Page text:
MILWAUKEE - The Wisconsin Department of Workforce Development (DWD) continues to investigate fraudulently filed unemployment insurance benefits.
LaRhonda Little of Milwaukee is one such victim of identity fraud. She was laid off from her job in March and approved by DWD to receive unemployment insurance. In October, Little’s weekly benefit was unexpectedly rerouted to a bank in Ohio.
“Never have I banked there, ever, in my life,” said Little.
DWD determined that “an unknown imposter” used Little’s “security credentials to file for claims and receive unemployment insurance benefits.”
Little’s account was flagged and her payments halted.
“So it's been about six weeks now that I've been waiting, and, of course, bills do not stop so it has been very frustrating,” Little told Contact 6 in November.
DWD confirms this is a case of identity theft. As of November 30th, DWD had identified nearly 8,000 fraudulently filed claims for unemployment and more than $6 million in possibly erroneous payments. It has paid $4.43 billion in unemployment insurance payments since March 15th.
The Milwaukee Police Department confirms it’s investigating a handful of cases involving city employees. One detective tells Contact 6 investigations into identity fraud can take a long time to solve and lead anywhere in the world.
“I think whenever we have a crisis, such as this has come in the United States, there are always people looking to make an easy buck,” said Luke O’Day, a detective in the Milwaukee Police Financial Crimes Unit.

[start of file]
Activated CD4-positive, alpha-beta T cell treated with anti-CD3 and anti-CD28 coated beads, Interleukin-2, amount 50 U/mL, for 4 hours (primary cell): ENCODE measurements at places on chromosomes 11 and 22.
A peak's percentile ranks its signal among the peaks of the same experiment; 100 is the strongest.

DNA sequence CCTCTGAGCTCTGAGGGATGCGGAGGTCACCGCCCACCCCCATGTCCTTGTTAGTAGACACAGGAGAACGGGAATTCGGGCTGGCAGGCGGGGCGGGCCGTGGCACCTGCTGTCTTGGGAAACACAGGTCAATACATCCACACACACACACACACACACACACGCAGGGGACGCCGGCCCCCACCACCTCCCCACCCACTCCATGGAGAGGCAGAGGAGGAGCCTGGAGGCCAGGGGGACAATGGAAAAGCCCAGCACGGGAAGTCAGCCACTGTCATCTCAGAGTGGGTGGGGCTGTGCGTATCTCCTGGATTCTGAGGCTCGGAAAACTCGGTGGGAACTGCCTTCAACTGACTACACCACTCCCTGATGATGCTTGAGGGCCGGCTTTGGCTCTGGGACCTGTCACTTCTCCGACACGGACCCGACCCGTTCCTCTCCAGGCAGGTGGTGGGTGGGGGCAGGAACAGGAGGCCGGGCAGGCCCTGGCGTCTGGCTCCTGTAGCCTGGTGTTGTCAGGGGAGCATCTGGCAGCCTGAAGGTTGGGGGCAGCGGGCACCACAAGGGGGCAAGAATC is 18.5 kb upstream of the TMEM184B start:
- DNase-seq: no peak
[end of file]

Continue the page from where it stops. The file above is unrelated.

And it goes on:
O’Day says the easiest way to investigate identity fraud is to subpoena documents to find out bank account information. This kind of theft investigation could lead them to an individual working solo or as part of a well-organized group.
“They file high volumes of unemployment claims against the city and they do that in hopes that the human resources departments don't catch up with those claims for awhile,” said O’Day.
As for Little’s claim, DWD said it was “being worked on.” It said “manual processing is needed … to process the payment and ensure the charging is done correctly.”
Since speaking with Contact 6, Little says her issue has been partially resolved. She has received most of her unemployment insurance payments but is still waiting on a few missing weeks.
DWD tells Contact 6 it has not been hacked or had a data breach. For more information on unemployment scams, CLICK HERE.
If you suspect you’re a victim of unemployment identity fraud, you can report the theft to the state by CLICKING HERE or by calling 800-909-9472.
Detective O’Day also recommends using a credit monitoring service through Experian, Equifax or Transunion, or Lifelock, and the following resources:
Statement from DWD on fraud:
"As of November 30, the DWD identified 25,089 Social Security numbers associated with suspect fraudulent activity. There were 3,939 unsuccessful attempts to access the online portal. DWD's fraud safeguards have prevented over $54,250,000 in possible fraudulent overpayments. However, DWD has identified 7,977 suspected fraudulently filed claims and over $6 million in possible erroneous payments. Investigations are ongoing and will confirm the exact total of erroneously paid benefits. Since March 15, DWD has made over $4.43 billion in overall UI payments, including through the federal FPUC, PUA, PEUC, and LWA programs."